Saturday, April 2, 2011

The heart of the Matter

Excerpt from a letter we wrote explaining our decision to adopt internationally...

In response to your letter to us voicing your concern about our adoption process, we would like to share with you a little of our vision and why we are on this journey.

First, it has been made clear to us through the Word that it is God’s will that we should care for the needy and the orphans. While it may not be adoption for every family, we are certain that it is God’s desire, His command even, that every member of the body of Christ participate in caring for the least of these (Mat. 25:34-40, James 1:27, Ps. 68:5-6). For us, God laid adoption on our hearts as the way to fulfill His calling.

Choosing where to adopt from is complex. It is God’s plan that every child everywhere should be loved and cared for by a family. Unfortunately, the consequences of a fallen world mean that sin, disease, and poverty leave children orphaned all over the world. While we are open to caring for a child from here in the U.S. and are aware that at some point the Lord may lead us to foster or adopt here, we felt at this time to pursue an Ethiopian adoption because of the dire need. Ethiopia, like many other third world countries, is desperately poor. They do not have foster care options like we do here. In Ethiopia alone there are aprox. 6.4 million orphans, a staggering number we cannot even comprehend. 1 in 6 children there die before their 5th birthday. Because food, clean water, medication, and doctors are so scarce and therefore disease is so rampant, the life expectancy of the people there is very low, and 43% of their population are under 15 years old. Many of the orphaned children who are not adopted will try to survive on the streets, begging, selling themselves, experiencing horrors we cannot even imagine. When we learned of these conditions and considered the people there in light of Mat. 25:35-40, how could we not reach out to them?

In contemplating a child becoming a part of our family who would look a little different from us, we again looked into the Word. Unlike the animal kingdom, God sees humans as one race, the human race (Acts 17:26-28). We all have the same body make up. Though there are small variations in DNA (the DNA variations in any two people would typically differ by just 0.2%, and there is much more variation within a people group [e.g. within Caucasians] than between people groups [e.g. Asians vs. Caucasians]) the differences are miniscule and all peoples can reproduce. The differences between us, such as slightly different amounts of melanin, the coloring pigment that gives each of us different skin tones, do not define who we are. Whether we adopt a child with more melanin who has dark brown skin, or give birth to a child who has no melanin and has white (albino) skin, does not affect how God views them because they are all His children, created in His image, and therefore it should not affect our relationship with them because we have the mind of Christ Jesus in us (Rom. 2:11, James 2:1-13).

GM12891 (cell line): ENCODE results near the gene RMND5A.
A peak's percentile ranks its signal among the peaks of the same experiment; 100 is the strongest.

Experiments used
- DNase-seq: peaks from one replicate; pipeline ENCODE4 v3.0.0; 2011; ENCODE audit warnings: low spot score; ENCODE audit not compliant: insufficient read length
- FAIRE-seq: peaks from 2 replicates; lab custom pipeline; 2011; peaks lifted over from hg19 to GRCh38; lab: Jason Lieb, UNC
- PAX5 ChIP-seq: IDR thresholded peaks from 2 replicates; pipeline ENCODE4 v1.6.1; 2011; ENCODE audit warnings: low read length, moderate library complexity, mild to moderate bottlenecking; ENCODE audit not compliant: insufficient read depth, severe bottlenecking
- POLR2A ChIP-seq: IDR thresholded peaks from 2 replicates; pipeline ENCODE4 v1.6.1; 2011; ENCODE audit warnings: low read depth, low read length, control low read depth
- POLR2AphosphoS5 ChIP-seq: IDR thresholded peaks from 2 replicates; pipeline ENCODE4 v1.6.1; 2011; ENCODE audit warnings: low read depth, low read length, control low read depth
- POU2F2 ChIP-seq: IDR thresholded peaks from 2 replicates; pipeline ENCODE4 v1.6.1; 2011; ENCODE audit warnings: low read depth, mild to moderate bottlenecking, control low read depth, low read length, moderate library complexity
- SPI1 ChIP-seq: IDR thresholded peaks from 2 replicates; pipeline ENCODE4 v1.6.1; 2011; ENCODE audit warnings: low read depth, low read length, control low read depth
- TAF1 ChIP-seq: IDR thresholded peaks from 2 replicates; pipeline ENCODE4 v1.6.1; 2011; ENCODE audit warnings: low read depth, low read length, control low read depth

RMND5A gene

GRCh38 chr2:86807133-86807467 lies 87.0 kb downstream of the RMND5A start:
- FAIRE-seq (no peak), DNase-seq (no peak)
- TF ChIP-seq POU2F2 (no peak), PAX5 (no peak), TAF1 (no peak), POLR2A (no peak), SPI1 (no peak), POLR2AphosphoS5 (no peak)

To quote a mother of 12, six of them a part of her family through adoption; “A Christian worldview does not overemphasize any one culture nor does it place importance on the amount of melanin in an individual’s skin, their eye shape, their hair texture, not the shape of their nose or the size of their lips. Race, culture, socio-economic status are not how disciples of Jesus categorize people. God loves diversity… He Himself has the most culturally diverse, multi-racial family ever.” (J. Groothius)

Ultimately, we feel like diversity in the family of God gives us a little glimpse of heaven, where we are going to be spending eternity worshiping Jesus and enjoying the company of brothers and sisters from every nation, tribe, people, and language (Rev. 7:9). Diversity in our family now is just a taste of what we anticipate experiencing in our big family for eternity.

While the hands and feet of the Body all have different roles, and not everyone is called to adopt, we do feel that adoption is something that is very much a part of God’s heart, and is clearly woven throughout the gospel message. We know that Jesus’ primary reason in coming to this earth was to do a great work of redemption, to make a way for us to be adopted and become the children of God and joint heirs/siblings of Jesus (Rom. 8:15, Eph. 1:5). It seems only natural that we, having been the recipients of such an indescribable gift, and having been given the Spirit and the mind of Christ, would want to offer this same redemption message of love to the least of these.

So there you have a little glimpse into why we have made this decision to adopt. We know this venture is big. It has not been easy and we expect it to get harder. We know it is an idea that takes some time to ponder and get used to, and we aren’t asking you to be immediately excited about something that may seem so unusual. We simply ask that you would consider what the Word of God has to say, and we would appreciate your prayers; for us, and especially for the 147 million orphans around the world who need families and ultimately need to know of the love of Jesus.